Kenya gunning for eighth slot in world geothermal rankings

Screengrab of KenGen Presentation
Kenya is set to leapfrog Iceland as the world’s eighth largest geothermal producer in the World.  The country will launch its 165.4 Mw Olkaria V power plant in July this year bringing its total geothermal capacity to 855.4 MW, ahead of Iceland’s 710 MW.

 And going by the string of investments currently in progress, Kenya could also leapfrog Italy, the “birthplace” of geothermal technology from position seven in a year or two. In fact, Mexico and New Zealand also have their positions seven  and six respectively, threatened by Kenya’s investments.
The capacity of these three are Italy 944 MW; Mexico 951 MW and New Zealand 980 MW. All these are within Kenya’s sight which has a penchant for large capacity plants. Currently, there are three projects whose contracts have been approved to generate more than 400 MW of geothermal power in the next three years. These are; Suswa 300MW and Menengai GDC field 105 MW. This is in addition to Kengen’s Olkaria 1 unit 6 that will generate 83 MW and is expected to come on stream in 2021.
 Currently, Kenya is probably the only country in the world that has geothermal as its baseload source. Baseload is the minimum power that must be in the system always. Hydropower has relinquished that position, which it held for dog years to geothermal. Kenya’s geothermal potential is estimated at 10 GW found mainly in the Greater Rift Valley.
Italy discovered and developed geothermal energy more than 100 years ago. It was the leader until the second half of the 20th century when other countries tapped into the power source, says Energy Siren. The United States is the current leader in geothermal generation with a capacity of 3,591 MW, adds the publication.
Ol karia V: Set to catapult Kenya to
the eighth slot in the world.
Given the rise of geothermal, the Kenyan power distributor, KPLC, has re-engineered its power purchase–mix, buying more geothermal energy in 2018.  The mix comprised of: geothermal 47 percent; hydro 39 percent; Thermal 13 percent in 2018.  The mix is expected to change further this year with the entry of must-consume sources such as Wind and Solar power. Wind power formed only one percent of its purchases last year and solar power was virtually unknown.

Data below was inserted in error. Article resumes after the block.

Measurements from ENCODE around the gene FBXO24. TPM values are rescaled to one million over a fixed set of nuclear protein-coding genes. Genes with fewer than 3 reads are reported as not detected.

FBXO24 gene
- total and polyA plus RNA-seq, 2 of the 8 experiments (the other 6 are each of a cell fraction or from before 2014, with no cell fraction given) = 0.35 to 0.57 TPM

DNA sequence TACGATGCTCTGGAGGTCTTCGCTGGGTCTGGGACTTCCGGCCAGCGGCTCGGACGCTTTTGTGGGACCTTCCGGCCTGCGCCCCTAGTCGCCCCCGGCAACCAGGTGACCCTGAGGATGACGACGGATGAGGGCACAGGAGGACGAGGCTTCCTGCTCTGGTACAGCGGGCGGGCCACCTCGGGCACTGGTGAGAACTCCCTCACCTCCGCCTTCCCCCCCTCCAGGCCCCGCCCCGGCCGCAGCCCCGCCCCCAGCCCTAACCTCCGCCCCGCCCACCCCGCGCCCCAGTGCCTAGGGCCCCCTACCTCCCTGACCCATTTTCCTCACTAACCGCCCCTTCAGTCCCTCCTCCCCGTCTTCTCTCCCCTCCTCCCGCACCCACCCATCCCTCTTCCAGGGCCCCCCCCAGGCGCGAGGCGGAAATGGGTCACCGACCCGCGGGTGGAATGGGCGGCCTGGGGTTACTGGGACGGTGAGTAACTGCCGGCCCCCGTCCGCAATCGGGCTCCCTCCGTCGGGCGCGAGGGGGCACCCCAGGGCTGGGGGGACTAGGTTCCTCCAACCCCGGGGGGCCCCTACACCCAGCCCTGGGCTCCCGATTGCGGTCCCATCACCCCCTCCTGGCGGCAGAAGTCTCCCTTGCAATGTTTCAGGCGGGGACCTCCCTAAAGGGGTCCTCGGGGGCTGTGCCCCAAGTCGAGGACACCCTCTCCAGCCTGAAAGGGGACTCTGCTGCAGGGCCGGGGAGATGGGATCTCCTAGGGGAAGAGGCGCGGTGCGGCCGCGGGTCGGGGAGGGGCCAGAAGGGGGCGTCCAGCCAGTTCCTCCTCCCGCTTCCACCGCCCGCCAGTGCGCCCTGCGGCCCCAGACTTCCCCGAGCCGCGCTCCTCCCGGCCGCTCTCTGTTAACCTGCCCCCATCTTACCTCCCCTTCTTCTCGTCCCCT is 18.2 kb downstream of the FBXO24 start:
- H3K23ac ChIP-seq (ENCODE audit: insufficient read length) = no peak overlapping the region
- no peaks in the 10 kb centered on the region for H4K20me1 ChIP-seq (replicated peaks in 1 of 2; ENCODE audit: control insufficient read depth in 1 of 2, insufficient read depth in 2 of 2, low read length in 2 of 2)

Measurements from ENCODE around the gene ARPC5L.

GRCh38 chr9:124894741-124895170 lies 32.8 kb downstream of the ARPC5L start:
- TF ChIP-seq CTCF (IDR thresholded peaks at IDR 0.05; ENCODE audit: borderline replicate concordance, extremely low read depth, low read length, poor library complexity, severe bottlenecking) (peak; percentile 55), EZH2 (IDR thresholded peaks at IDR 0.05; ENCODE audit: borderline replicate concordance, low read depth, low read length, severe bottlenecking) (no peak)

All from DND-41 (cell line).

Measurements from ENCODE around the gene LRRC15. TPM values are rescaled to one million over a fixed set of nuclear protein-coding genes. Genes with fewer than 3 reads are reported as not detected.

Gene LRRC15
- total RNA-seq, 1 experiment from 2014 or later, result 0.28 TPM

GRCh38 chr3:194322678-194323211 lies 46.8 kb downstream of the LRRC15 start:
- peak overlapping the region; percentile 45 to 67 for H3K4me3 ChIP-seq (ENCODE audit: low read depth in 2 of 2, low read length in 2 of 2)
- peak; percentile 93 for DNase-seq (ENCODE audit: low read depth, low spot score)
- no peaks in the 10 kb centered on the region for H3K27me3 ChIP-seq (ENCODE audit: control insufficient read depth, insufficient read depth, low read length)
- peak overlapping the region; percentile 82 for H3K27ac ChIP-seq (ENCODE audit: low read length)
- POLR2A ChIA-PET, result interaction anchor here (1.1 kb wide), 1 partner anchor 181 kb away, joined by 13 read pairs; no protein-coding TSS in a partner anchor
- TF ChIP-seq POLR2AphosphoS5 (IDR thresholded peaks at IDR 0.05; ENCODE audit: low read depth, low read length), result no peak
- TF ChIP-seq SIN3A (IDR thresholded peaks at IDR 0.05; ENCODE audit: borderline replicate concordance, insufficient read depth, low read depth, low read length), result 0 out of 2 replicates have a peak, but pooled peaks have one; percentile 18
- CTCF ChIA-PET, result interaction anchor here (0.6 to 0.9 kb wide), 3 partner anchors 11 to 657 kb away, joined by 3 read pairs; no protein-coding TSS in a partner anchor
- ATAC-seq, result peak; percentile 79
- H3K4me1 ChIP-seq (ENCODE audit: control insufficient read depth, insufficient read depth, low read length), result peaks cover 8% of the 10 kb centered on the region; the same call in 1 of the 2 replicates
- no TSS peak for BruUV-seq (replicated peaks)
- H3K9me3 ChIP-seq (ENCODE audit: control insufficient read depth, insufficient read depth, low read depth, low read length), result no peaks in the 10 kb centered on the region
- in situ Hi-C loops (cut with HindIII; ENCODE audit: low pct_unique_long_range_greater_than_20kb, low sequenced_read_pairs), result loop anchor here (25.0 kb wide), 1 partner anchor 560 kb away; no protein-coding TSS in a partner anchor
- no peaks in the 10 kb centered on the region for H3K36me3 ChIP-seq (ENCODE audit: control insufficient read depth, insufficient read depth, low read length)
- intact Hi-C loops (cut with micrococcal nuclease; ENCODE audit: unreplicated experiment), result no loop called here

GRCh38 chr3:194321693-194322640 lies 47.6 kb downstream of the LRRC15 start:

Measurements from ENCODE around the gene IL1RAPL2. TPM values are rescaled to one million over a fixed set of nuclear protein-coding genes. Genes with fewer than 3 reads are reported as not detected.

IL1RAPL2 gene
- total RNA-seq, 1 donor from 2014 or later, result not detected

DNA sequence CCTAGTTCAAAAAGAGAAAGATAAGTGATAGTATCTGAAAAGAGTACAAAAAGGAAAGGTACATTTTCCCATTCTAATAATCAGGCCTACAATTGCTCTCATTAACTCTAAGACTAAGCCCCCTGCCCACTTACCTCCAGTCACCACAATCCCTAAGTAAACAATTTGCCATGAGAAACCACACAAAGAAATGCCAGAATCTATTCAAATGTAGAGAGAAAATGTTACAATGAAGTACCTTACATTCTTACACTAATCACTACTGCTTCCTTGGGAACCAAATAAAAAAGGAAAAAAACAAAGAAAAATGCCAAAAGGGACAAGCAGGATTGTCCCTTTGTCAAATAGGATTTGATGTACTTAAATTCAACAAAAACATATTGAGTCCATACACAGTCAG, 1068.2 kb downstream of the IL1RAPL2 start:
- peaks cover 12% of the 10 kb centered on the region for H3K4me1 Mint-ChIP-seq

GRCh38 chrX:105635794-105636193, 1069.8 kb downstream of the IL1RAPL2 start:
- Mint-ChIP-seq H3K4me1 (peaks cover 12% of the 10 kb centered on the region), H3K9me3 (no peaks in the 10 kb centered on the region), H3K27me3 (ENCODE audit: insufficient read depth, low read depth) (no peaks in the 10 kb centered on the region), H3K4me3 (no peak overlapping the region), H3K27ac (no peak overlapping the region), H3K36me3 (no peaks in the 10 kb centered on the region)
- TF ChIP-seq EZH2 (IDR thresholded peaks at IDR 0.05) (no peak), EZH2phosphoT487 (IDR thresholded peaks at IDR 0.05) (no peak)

The geothermal capacity at 700 MW, is second only to Hydro at 821 MW but, given the growing investment in this industry, Hydro will soon relinquish its top slot. For instance, In July this year, KenGen, the leading power generator in the country, is set to Commission the 165.4 MW Ol Karia V geothermal power plant, raising Geo capacity to 855.4 MW, just ahead of hydro.
Kenya’s current electricity generation capacity has risen to 2715 MW against a peak demand of 1802 MW. Demand, according to KPLC, grows at 8.8 percent a year.  With the entry of the 165.4 MW Olkaria V, in July, Kenya’s power generating capacity will rise to 2880 MW. Demand, at the going growth rate,
will stand at 1961MW, leaving a spare capacity of 919 MW or 32 percent.
The spare capacity, which is a requirement in power generation, stood at 23 percent by June 31, 2018, says the power Distributor, KPLC, in its annual report 2017/18.  However, the capacity rose to 34 percent following the Commissioning of Lake Turkana wind power and the Garissa solar farm.  These two added a further 364MW to the national grid.
 Although the spare capacity is good for the power generating community- and the country since it eliminates power black-outs and rationing-they are a cost that has to be financed by the consumer.
Excess capacity,--idle capacity if you wish-  is also good for planning for it ensures that new investment in power generation is prudently studied-and allowed when necessary.
 The growth of renewable and cheap green energy sources has rendered thermal technology obsolete. Power deficits in the 1990s, according to a World Bank study, forced many African governments to allow investment in quick- to -commission thermal powered generator. At that time, crude oil Price was less than $20 per barrel.  They were thus manageable. However, with the rise in crude prices, thermal power generation has become expensive.
These contracts, called Power Purchase Agreements, PPAs still continue to haunt the electricity consumer. Coupled with excess capacity now, they keep the power bills high.

With hydro turning into a stabilization source, the need to re-engineer power generation sources in Kenya is high. The restructuring will involve decommissioning thermal power plants. But the cost of doing so at once is astronomical.  Hence the decision to allow the contracts to run their course, decommissioning thermal plants once their contracts expire.


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